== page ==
Are engineers becoming too conservative?

Are engineers becoming too conservative?

ARE ENGINEERS BECOMING TOO CONSERVATIVE?

It’s the most common question asked of every engineer when he or she gets to site: The moment the steel fixer believes the slab has too much reinforcement, or the steel rigger thinks all the steel beams are bigger than they’re supposed to be, the sarcastic question rings out, “What are we building here, mate?  The Sydney Harbour Bridge?”  Everyone thinks they’ve been lumped with a conservative engineer!

Stereotypes aren’t always appropriate or deserved, but they are hard-earned and established over time.  The general stereotype levelled against engineers is that we’re all a conservative bunch who over-design everything.   Being over-conservative with our designs or using overly-conservative factors of safety, the presumption is that engineers are risk-averse and more concerned with covering their backsides than designing efficient structures.

Is there any truth in this? Is the criticism warranted, or is there a bigger picture at play here?

It’s a tough tightrope for engineers to walk: You’re criticised if a structure is too deep, too wide, or too heavy – and yet you’re the first in the firing line to be questioned or sued if the floor ends up being too bouncy or if the structure displays cracks. Or, worst of all, you’re charged with criminal negligence if the structure fails and people are injured or killed.  Can you tell the difference between a conservative engineer, and one who’s more aware of the risks?

More interestingly, there’s a recent, growing perception amongst some in the architectural and building community that engineers are more conservative than they used to be.  It’s born out of a perceived observation that structures are bigger than they previously might have been in the past.  A great example of this is with concrete slabs:  Architects who were working with engineers in the 1980’s and 1990’s remember when slabs spanning four or five metres were typically just 160mm thick, and are now questioning or criticising engineers when the same slabs today are being designed at 200mm thick!

If there’s a perception that conservative engineers are now more conservative than they used to be, then what’s changed in the last two decades to trigger this?  Has there been a decline in engineers’ skills and abilities? Are the construction materials not as good as they used to be?  Have the design codes changed to make things more onerous?  Have the accepted factors of safety increased?   Have engineers lost certain knowledge or tricks?  The answers might surprise you…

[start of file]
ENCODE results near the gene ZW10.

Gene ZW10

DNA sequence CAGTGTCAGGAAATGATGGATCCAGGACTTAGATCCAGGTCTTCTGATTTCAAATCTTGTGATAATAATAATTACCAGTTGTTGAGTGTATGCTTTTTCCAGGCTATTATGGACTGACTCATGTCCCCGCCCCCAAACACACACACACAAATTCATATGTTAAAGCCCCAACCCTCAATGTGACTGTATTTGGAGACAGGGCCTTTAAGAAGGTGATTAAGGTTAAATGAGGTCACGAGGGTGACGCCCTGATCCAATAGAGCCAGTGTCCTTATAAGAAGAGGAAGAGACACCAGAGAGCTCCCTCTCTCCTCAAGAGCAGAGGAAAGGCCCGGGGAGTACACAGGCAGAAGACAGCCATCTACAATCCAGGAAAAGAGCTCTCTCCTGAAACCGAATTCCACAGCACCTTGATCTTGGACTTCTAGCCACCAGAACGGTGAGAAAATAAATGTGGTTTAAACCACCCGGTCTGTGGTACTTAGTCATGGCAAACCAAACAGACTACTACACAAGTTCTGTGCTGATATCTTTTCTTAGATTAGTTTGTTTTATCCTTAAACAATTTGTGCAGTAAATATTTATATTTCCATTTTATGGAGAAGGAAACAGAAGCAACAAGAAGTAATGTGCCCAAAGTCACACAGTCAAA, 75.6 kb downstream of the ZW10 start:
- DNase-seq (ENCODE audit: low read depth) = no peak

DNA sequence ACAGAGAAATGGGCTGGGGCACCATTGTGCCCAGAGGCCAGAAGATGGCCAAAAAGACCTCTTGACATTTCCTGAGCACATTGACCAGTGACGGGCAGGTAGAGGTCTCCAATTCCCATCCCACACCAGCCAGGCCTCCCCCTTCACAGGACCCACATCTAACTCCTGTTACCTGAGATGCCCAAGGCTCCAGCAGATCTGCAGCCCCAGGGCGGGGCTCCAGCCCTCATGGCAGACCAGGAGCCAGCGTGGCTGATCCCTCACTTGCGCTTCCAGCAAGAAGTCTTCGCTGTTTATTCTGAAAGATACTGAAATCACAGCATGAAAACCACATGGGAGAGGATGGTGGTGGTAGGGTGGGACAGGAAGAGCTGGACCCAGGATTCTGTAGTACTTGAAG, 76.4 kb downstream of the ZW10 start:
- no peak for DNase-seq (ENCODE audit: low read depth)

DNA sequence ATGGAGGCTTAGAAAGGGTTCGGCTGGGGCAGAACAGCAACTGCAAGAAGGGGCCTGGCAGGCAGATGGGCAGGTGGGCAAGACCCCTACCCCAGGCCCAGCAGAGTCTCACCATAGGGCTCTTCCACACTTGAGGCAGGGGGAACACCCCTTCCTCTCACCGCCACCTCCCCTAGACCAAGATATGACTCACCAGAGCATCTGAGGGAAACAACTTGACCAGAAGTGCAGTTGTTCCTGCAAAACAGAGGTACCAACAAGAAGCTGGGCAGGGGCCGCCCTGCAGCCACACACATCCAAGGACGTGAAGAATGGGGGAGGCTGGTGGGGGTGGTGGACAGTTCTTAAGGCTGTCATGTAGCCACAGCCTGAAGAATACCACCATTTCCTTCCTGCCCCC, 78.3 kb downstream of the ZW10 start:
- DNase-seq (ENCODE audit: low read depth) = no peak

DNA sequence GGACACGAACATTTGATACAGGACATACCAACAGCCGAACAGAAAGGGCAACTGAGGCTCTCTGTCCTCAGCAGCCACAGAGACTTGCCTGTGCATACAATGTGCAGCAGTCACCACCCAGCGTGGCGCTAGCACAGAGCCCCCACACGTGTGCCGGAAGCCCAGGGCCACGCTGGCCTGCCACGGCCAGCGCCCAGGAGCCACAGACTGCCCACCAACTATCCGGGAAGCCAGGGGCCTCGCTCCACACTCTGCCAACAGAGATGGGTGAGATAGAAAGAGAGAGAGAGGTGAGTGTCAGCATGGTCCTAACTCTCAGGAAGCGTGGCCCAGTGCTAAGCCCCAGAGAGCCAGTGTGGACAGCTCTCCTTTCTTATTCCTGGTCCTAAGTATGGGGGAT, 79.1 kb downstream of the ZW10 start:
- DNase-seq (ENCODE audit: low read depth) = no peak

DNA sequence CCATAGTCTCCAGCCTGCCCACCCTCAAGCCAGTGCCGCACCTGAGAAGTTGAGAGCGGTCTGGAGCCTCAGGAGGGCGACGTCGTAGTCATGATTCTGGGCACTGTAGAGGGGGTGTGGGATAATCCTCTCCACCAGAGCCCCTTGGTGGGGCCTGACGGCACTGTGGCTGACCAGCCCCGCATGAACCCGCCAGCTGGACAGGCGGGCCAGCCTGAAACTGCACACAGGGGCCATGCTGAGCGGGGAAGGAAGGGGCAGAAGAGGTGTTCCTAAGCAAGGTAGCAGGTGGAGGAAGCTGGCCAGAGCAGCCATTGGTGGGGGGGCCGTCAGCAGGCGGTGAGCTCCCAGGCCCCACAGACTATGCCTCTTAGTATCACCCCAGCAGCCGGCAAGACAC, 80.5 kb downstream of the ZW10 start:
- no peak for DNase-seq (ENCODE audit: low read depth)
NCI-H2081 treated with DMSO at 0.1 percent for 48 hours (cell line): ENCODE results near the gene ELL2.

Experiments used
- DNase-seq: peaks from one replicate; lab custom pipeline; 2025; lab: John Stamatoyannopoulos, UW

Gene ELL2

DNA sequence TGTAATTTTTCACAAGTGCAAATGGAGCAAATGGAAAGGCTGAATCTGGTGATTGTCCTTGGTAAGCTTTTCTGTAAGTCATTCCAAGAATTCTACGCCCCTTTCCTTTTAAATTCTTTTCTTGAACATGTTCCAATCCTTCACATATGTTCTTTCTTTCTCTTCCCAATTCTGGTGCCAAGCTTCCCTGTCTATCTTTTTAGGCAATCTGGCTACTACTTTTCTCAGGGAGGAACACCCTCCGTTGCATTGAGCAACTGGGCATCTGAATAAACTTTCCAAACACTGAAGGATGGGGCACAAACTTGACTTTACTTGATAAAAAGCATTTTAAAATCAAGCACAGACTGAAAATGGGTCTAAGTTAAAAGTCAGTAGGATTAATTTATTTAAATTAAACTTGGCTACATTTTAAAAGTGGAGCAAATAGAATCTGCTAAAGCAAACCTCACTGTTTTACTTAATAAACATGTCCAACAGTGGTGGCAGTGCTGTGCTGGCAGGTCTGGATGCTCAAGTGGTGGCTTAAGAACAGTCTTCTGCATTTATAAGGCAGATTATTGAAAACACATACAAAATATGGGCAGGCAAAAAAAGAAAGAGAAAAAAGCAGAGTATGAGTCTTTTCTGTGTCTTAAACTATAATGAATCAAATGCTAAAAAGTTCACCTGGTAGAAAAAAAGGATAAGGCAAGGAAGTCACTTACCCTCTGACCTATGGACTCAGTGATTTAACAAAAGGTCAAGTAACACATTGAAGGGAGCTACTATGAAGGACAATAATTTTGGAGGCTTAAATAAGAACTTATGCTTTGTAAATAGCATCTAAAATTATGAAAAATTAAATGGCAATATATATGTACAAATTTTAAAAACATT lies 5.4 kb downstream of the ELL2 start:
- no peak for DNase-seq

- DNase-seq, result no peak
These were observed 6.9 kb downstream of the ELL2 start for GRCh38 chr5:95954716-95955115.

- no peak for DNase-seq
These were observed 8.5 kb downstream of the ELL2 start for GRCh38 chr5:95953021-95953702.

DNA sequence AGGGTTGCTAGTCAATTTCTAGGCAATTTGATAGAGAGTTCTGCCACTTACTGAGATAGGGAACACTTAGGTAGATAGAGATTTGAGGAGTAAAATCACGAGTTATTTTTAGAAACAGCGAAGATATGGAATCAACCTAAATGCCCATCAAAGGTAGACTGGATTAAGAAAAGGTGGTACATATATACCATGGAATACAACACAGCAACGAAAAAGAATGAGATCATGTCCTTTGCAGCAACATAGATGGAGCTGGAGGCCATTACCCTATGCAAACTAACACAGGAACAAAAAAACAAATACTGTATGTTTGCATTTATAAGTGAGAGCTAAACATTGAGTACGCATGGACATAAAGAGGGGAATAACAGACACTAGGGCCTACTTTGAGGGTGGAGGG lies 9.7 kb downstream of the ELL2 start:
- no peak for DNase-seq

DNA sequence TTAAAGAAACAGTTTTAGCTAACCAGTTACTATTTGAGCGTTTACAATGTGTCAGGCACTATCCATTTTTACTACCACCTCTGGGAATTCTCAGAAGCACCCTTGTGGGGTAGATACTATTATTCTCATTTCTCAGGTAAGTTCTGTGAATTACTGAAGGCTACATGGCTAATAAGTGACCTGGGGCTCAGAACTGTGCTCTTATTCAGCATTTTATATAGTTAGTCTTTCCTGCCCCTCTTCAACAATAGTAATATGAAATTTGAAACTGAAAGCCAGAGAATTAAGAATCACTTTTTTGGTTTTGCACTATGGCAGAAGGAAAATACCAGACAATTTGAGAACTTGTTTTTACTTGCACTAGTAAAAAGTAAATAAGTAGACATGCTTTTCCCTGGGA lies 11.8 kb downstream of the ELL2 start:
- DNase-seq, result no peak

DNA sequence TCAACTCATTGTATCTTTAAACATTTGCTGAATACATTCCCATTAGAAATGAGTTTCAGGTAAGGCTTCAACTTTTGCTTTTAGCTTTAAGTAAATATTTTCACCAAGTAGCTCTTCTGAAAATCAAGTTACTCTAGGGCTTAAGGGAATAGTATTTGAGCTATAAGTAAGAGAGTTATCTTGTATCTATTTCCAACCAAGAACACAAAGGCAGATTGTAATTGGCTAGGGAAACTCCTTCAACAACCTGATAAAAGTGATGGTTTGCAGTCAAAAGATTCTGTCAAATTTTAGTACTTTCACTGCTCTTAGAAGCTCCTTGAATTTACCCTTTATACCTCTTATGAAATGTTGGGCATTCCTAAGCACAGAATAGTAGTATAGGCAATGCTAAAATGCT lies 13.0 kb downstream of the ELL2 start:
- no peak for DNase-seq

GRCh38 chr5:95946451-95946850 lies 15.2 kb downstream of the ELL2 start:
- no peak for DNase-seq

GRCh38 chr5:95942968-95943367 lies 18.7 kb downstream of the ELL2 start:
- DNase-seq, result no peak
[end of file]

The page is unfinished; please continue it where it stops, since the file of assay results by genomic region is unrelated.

First of all, before we address some of those questions, let’s come from the other angle and look at what’s improved for engineers in the last few years:

 

Concrete and reinforcement

Concrete being poured on site

Quite simply, concrete is better today than it was in decades past.   Higher strengths can be achieved, and better technology also exists in the form of admixtures and additives that improve the concrete’s workability, performance, and durability.   Strong advancements have also been made in the field of waterproofing technologies.  (Although be under no illusion – all the Penetron, Xypex, or Caltite in the world can’t and won’t make your concrete waterproof if it cracks excessively due to shrinkage or flexure).

Similarly, back in 2002, the yield strength of Australian-made reinforcing steel increased by 25% from 400MPa to 500MPa, allowing engineers to squeeze extra strength out of our concrete slabs, beams, and columns.

 

Steel and timber

A steel universal beam and a piece of structural pine

Australian-made structural steel is stronger and more efficient than it was in decades past.   In 1998, the yield strength of most hot-rolled products (i.e. Universal Beams, PFC’s, angles, etc) was increased from 250MPa up to 300MPa and 320MPa, allowing engineers to squeeze extra capacity out of their beams.

The stress grading of natural timber has also become more efficient and reliable since the late 1990’s. Visually graded radiata pine – the building block of most domestic construction in Australia – used to be assigned a stress grade of either F5, F7 or occasionally F8, whereas the new machine grading technology (MGP = Machine Graded Pine) allows pine to be more reliably graded, and for higher strength pines to be sourced for structural purposes.  (e.g. MGP12 or MGP15).

The last 15 years has also seen the cost of engineered wood products (e.g. LVL and LGL, and more recently CLT) come down tremendously, and so LVL joists and beams are now being used extensively throughout the industry.  LVL’s are now also coming in higher stress grades, allowing them to span further or support more load than was the case when they first appeared on the scene in the 1990’s.  Compared to natural pine joists, LVL’s are straighter, do not warp, and can have better performance characteristics for strength and deflection.

 

Analysis tools

Conservative engineer - modelling deflections with FEA
Finite Element Analysis software (FEA) being used to model deflections in a one-way banded slab. (Image courtesy of SkyCiv)